The US Space Agency Nasa has released new footage showing a series of powerful solar flares.
Our monthly digest features astronomy and space science events coming up during Septemberhttps://www.ras.org.uk/news-and-press/2501-space-and-astronomy-digest-september-2014Space and astronomy digest: September 2014
The latest digest of upcoming news and astronomy events, from the RAS. This month sees two spacecraft arrive at Mars, the launch of the latest mission to the International Space Station and the first Paul Ruffle memorial lecture.
NASA's Spitzer Space Telescope has spotted an eruption of dust around a young star, possibly the result of a smashup between large asteroids. This type of collision can eventually lead to the formation of planets.
Astronomers have shown that dead stars known as white dwarfs can re-ignite and explode as supernovas.
The Sun is a variable star, experiencing 11-year-long cycles of activity which impact our planet and near-Earth space. Forecasting the changing space weather and the effects it will have on Earth remains a challenge, as illustrated by an unusual magnetic storm that was observed by ESA’s Cluster quartet and one of the Chinese-ESA Double Star spacecraft.
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The birth of massive galaxies, according to galaxy formation theories, begins with
the buildup of a dense, compact core that is ablaze with the glow of millions of
newly formed stars. Evidence of this early construction phase, however, has
eluded astronomers until now. Astronomers identified a dense galactic core,
dubbed "Sparky," using a combination of data from Hubble and Spitzer, other space telescopes, and the W.M. Keck Observatory in Hawaii. Hubble photographed the
emerging galaxy as it looked 11 billion years ago, just 3 billion years after the
birth of our universe in the big bang.
Astronomers have uncovered for the first time the earliest stages of a massive galaxy forming in the young Universe. The discovery was made possible through combining observations from the NASA/ESA Hubble Space Telescope, NASA's Spitzer Space Telescope, ESA's Herschel Space Observatory, and the W.M. Keck Observatory in Hawaii. The growing galaxy core is blazing with the light of millions of newborn stars that are forming at a ferocious rate. The paper appears in the journal Nature on 27 August.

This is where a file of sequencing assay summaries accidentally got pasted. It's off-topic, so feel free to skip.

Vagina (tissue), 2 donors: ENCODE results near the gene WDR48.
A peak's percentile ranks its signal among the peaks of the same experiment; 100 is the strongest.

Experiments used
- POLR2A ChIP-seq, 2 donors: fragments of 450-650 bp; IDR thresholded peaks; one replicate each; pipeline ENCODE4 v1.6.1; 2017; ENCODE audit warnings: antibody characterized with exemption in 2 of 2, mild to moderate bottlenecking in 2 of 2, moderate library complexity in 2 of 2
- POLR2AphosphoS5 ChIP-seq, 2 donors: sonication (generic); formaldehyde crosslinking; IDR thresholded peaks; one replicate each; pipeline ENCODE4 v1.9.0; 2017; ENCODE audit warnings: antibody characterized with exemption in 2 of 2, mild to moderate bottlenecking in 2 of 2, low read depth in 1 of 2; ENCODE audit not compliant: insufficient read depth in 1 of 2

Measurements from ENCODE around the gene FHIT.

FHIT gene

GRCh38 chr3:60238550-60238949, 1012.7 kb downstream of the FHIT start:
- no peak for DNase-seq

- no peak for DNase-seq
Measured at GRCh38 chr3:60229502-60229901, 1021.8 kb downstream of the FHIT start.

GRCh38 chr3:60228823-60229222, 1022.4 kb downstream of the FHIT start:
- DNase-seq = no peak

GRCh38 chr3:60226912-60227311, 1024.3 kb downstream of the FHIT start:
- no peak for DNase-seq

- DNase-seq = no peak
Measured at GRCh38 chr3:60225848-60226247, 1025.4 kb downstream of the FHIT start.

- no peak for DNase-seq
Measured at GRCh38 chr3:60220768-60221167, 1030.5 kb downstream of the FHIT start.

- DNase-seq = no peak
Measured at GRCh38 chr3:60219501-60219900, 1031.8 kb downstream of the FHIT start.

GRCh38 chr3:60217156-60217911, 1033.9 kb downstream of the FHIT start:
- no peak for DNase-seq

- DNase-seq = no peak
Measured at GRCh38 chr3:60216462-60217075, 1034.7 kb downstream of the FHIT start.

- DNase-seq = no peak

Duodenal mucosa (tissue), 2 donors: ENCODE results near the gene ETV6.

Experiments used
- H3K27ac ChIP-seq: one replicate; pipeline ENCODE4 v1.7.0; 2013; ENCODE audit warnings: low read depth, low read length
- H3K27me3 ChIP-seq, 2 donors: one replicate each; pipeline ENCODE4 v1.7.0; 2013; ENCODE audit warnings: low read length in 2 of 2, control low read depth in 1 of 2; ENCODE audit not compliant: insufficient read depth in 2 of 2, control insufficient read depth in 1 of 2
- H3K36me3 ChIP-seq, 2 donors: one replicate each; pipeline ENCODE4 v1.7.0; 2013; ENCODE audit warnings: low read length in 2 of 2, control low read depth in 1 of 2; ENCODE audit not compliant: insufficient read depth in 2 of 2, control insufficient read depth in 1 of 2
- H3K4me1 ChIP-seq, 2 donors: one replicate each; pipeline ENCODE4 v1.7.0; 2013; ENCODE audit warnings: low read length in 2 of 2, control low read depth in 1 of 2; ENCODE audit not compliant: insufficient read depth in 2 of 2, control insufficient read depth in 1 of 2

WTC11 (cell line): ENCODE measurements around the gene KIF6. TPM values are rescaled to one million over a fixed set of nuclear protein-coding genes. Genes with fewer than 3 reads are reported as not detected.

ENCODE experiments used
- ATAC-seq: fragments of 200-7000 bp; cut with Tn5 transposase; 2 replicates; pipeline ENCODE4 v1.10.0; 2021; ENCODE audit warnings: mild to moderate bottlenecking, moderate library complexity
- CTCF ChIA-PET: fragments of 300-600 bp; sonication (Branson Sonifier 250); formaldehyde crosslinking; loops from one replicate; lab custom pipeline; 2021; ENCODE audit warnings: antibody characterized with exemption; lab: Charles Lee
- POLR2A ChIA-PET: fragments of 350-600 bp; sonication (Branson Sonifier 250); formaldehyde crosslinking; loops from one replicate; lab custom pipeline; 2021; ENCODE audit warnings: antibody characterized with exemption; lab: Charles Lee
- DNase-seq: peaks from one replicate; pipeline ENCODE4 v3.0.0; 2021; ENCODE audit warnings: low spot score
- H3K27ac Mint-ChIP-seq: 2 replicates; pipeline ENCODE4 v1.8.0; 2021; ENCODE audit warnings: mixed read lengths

Astronomers using ESA's INTEGRAL gamma-ray observatory have demonstrated beyond doubt that dead stars known as white dwarfs can reignite and explode as supernovae.
Astronomers have for the first time caught a glimpse of the earliest stages of massive galaxy construction. The building site, dubbed “Sparky,” is a dense galactic core blazing with the light of millions of newborn stars that are forming at a ferocious rate.
Astronomy: Collision history written in rock
Nature 512, 7515 (2014). doi:10.1038/512350c
Meteorites recovered in California have yielded details about their collision-filled journey from the Solar System's asteroid belt.The fragments (pictured) originated from a meteoroid whose fiery descent lit up the night sky over San Francisco in 2012. Peter Jenniskens of NASA's Ames Research
Astrobiology: Cosmic prestige
Nature 512, 7515 (2014). doi:10.1038/512368a
Author: Mario Livio
Mario Livio welcomes a lucid description of attempts to evaluate how special humans are.
Astrophysics: Supernova seen through γ-ray eyes
Nature 512, 7515 (2014). doi:10.1038/512375a
Authors: Robert P. Kirshner
Observations of γ-ray photons from a type Ia supernova indicate that stellar explosions of this kind get their energy from sudden thermonuclear fusion in the progenitor star. See Letter p.406
Neutrinos from the primary proton–proton fusion process in the Sun
Nature 512, 7515 (2014). doi:10.1038/nature13702
In the core of the Sun, energy is released through sequences of nuclear reactions that convert hydrogen into helium. The primary reaction is thought to be the fusion of two protons with the emission of a low-energy neutrino. These so-called pp neutrinos constitute nearly